Moved by the situation of the Vietnamese boat people and following his visit to the Asian region, Fr Pedro Arrupe SJ, then Superior General of the Jesuits, decided to start some concerted effort by Jesuits to help the displaced people. This decision led to the establishment of an apostolate which came to be known as the Jesuit Refugee Service (JRS). The gospel values and the social teaching of the Church played an important role in this decision.
JRS, an international Catholic organisation, carries its mission of accompanying, serving and advocating on behalf of refugees and other forcibly displaced persons in over 51 countries, including Islamic and non-Christian countries. It also undertakes services at national and regional levels with the support of an international office in Rome. JRS was officially registered on 19th March 2000 at the Vatican State as a foundation. More than thirty years later, what started as a humble and temporary response to the plight of displaced people, is now a semi-autonomous organisation of the Jesuits.
As South Africa has no camps, all the refugees here are urban refugees. That means they have to find their own means of survival including shelter or accommodation, education for their children or themselves and some form of income or employment. Consequently they are in a vulnerable situation and in many cases they are exposed to all kinds of abuses especially from unscrupulous and abusive employers.
With the over-arching vision of restoring the human dignity of the refugees including restoring and nurturing hope, JRS has its main areas of work or services in the field of education, emergency assistance, healthcare, livelihood activities and social services. In Gauteng where JRS has a bigger project, the three main areas are education, health and livelihood activities. Some of the education activities include ensuring that Education For All (EFA) works for refugee and asylum seeker children as well. This will also include informing parents of the rights and obligations of refugees. JRS offers partial/full school fees in both primary and secondary, school uniform, transport and stationery for the refugee children. JRS also tries to promote early childhood development (ECD) and to increase personal competencies and self-esteem amongst adult refugees and asylum seekers through English Literacy training.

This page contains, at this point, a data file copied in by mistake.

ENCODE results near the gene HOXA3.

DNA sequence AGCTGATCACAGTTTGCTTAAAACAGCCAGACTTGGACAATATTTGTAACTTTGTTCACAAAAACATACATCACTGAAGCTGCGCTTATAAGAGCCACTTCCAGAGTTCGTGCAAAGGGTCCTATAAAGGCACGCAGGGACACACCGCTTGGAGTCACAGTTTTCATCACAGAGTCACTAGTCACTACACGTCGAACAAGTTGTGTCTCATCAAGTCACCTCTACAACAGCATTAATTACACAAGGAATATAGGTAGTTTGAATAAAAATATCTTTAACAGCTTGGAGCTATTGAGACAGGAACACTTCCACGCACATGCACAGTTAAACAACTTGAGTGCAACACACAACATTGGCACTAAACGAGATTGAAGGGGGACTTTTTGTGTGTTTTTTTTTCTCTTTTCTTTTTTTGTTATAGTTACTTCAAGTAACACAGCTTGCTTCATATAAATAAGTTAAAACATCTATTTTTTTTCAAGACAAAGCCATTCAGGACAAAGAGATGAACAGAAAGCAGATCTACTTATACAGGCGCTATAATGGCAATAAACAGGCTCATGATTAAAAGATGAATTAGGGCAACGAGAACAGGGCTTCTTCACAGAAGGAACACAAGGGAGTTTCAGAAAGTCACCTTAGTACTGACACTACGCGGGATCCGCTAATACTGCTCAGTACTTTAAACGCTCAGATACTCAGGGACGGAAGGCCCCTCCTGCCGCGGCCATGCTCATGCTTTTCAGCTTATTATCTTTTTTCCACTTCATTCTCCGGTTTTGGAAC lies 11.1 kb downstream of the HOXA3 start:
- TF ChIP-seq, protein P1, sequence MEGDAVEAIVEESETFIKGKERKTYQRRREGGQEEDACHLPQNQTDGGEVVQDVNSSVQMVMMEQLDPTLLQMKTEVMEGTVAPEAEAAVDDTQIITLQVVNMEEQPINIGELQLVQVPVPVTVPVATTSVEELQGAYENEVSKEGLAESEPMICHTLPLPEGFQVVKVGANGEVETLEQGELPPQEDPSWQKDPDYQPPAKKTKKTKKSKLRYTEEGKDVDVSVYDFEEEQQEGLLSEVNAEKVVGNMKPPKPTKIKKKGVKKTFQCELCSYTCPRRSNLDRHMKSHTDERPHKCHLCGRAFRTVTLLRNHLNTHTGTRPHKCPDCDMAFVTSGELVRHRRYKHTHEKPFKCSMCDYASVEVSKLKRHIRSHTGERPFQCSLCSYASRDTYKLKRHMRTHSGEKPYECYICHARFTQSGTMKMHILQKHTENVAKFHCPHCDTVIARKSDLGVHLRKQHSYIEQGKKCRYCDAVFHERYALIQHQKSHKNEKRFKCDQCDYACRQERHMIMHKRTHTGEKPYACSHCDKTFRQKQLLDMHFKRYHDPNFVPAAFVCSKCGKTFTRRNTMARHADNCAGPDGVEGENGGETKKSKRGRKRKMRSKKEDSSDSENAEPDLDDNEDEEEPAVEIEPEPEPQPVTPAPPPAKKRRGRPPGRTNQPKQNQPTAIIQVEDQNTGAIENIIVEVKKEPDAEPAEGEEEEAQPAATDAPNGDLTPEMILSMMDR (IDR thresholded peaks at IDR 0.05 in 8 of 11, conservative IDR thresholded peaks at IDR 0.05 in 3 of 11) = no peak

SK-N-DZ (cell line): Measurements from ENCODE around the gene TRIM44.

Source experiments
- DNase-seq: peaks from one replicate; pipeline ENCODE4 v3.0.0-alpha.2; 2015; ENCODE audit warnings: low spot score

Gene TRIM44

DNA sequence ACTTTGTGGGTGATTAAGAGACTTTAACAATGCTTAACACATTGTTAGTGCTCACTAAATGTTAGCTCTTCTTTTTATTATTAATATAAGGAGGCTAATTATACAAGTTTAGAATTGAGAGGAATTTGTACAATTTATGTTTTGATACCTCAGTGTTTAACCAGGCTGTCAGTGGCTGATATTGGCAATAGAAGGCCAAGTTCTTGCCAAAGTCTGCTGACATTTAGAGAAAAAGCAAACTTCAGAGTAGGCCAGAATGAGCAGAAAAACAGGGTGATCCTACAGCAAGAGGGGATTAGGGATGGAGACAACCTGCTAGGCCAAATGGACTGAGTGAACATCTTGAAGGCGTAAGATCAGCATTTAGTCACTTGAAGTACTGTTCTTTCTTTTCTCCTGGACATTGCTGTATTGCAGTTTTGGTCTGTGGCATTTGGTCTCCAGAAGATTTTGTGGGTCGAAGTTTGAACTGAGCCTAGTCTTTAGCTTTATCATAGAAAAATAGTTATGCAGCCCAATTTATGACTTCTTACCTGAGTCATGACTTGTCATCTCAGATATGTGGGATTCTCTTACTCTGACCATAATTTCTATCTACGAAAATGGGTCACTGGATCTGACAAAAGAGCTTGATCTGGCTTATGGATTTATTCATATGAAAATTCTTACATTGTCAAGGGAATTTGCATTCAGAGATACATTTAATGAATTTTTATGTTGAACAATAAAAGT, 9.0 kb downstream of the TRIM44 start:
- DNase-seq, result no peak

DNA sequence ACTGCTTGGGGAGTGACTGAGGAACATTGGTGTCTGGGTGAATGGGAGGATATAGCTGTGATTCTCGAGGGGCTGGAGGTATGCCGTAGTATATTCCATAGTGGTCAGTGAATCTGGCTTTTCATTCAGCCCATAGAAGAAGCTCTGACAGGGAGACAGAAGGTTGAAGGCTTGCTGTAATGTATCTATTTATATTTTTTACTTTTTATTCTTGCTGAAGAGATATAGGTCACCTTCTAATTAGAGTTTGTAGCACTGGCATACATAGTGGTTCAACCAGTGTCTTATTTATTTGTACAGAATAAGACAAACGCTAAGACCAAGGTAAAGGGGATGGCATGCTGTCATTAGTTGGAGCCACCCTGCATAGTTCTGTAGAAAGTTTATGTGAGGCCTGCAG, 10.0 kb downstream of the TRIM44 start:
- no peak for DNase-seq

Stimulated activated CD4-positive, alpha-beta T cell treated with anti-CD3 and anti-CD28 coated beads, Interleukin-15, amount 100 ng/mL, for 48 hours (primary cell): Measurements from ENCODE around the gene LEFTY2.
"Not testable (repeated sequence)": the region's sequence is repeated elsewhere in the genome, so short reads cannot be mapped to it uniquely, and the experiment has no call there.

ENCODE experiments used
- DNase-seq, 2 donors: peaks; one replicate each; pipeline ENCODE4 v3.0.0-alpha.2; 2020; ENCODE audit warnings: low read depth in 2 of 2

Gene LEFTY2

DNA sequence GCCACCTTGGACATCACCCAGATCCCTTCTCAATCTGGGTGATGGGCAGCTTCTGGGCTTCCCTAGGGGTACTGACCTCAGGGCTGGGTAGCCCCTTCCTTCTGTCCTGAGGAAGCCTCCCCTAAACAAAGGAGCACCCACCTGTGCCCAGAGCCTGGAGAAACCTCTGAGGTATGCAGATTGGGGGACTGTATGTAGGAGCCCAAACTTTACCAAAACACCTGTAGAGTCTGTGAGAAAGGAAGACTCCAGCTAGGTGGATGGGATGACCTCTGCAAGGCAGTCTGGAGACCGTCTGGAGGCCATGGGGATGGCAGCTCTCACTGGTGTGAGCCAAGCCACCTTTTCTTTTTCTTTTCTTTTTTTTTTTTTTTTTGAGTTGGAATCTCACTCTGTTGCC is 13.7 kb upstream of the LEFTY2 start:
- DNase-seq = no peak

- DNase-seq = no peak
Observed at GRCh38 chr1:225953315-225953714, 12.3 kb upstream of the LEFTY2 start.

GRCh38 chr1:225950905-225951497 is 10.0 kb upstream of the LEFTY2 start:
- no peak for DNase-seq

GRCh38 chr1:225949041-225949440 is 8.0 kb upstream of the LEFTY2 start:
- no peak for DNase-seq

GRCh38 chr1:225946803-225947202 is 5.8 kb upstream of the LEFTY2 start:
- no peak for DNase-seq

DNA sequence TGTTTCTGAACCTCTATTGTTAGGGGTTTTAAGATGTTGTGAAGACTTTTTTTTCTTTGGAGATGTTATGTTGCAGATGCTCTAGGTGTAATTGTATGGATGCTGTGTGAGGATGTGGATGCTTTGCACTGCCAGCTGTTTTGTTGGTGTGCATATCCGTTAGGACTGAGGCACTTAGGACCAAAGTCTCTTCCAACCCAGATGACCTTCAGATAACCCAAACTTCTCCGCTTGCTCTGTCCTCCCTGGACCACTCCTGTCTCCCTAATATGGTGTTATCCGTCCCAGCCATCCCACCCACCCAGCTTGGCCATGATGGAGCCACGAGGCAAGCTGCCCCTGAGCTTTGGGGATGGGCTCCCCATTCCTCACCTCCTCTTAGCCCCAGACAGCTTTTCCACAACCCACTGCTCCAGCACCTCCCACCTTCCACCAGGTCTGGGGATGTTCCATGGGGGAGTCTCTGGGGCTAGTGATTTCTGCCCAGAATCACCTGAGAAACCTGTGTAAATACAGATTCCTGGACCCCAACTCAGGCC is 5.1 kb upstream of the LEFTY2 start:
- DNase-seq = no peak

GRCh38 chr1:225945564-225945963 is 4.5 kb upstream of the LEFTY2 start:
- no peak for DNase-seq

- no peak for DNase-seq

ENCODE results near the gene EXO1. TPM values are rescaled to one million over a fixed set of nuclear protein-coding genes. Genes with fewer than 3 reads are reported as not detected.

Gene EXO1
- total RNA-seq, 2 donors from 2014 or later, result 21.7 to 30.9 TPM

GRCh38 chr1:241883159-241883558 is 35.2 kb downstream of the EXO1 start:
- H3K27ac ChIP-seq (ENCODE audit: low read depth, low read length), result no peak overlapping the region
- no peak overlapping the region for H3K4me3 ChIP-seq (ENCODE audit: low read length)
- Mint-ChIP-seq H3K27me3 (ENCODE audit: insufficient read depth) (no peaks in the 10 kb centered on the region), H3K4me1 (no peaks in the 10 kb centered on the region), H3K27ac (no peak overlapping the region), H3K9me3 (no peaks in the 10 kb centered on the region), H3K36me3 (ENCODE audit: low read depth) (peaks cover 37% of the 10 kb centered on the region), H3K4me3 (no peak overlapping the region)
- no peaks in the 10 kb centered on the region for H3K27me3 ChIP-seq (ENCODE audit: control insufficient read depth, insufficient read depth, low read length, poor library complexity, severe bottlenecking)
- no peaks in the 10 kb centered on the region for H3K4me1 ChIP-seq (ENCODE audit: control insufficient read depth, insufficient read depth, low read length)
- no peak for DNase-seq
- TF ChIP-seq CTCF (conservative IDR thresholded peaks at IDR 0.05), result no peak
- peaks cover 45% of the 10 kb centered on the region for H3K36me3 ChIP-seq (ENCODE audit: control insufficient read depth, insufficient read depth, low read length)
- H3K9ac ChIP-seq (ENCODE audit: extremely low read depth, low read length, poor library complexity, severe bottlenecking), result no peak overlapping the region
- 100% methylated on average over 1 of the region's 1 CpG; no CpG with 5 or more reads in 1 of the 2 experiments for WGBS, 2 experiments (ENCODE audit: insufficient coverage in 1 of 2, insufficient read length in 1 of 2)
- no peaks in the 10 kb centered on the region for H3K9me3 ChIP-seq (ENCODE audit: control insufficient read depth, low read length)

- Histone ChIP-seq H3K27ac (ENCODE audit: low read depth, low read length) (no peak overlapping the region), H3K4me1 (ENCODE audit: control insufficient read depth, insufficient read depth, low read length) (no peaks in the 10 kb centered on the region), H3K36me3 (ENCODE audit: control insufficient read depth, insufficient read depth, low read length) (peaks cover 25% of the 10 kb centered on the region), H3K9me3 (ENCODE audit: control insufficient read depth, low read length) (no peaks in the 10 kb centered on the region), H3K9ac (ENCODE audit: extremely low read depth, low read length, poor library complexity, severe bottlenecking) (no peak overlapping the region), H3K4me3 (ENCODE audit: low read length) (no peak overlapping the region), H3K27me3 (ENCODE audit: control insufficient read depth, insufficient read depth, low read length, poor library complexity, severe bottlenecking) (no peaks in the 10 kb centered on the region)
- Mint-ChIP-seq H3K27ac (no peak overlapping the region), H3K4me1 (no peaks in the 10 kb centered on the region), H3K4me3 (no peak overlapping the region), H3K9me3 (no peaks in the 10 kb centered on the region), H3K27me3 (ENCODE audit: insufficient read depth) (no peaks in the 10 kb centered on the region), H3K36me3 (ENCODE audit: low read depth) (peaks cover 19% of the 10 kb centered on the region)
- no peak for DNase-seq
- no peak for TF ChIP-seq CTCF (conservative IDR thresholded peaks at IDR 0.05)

In the area of health, JRS has done and still continues to do a lot of advocacy work. Raising awareness about the rights of refugees to access health care is a major part of the work. It also includes running workshops as we did in Makhado during the month of April. This was after a Zimbabwean was recently left to die on the premises of the hospital in Makhado. JRS does a huge amount of monitoring the access to health care for refugees through visits to hospitals and meeting with hospital officials. This advocacy work includes assisting refugees to request reclassification to the low-paying category as per their rights. The home-based care team also helps with supply of food and sanitary materials, basic physical care including bathing, palliative care, counselling, referral to hospices and accompaniment to hospitals, transport fees, hospital fees and home care education.
In the livelihood programme, refugees are offered opportunities in the vocational skills training field. They are helped to register for six month courses such as welding, hair and beauty, fork-lifting, boilermaking and catering. Accreditation of foreign qualifications and translation of those documents, if in foreign languages, also forms part of the livelihood programme. The greater part of the livelihood programme is the small business grants that are given to the refugees who have been stringently screened and offered an opportunity to be self reliant through small business opportunities.
All of these programmes have a strong element of advocacy that accompanies them. These services are on the one hand provided with the hope of creating a path for and encouraging local integration of refugees into host communities, as that is essential for their survival. On the other hand, they are a way of helping them access the socio-economic assistance and institutions they need.
Our goal is to increase self-reliance among asylum seekers and refugees arriving in Gauteng and Limpopo leading to viable local integration. JRS aims to identify and give capacity for self-sufficiency to these vulnerable groups with a primary focus on new arrivals and those unable to support and maintain themselves.
In the work that JRS does, it is very easy for us to be worried about the many people that we have not been able to help and ignore those many achievements despite the difficult conditions under which we work. The good relationships that JRS has managed over the years to establish with schools, hospitals, and colleges are some of the most important achievements that could be cited. The most important achievement that JRS would like to see is the refugee becoming self-reliant and being able to take care of his or her family. We have seen many reach that level but the one most impressive was when last year, one of the refugees who started with JRS in South Africa, finished and graduated with his PhD at the University of the Witwatersrand. It was an inspiring and encouraging moment for all who knew him from the days when he arrived in South Africa with his family. He is one among many who encourage our teams to continue in spite of the challenges and difficult moments of accompanying refugees.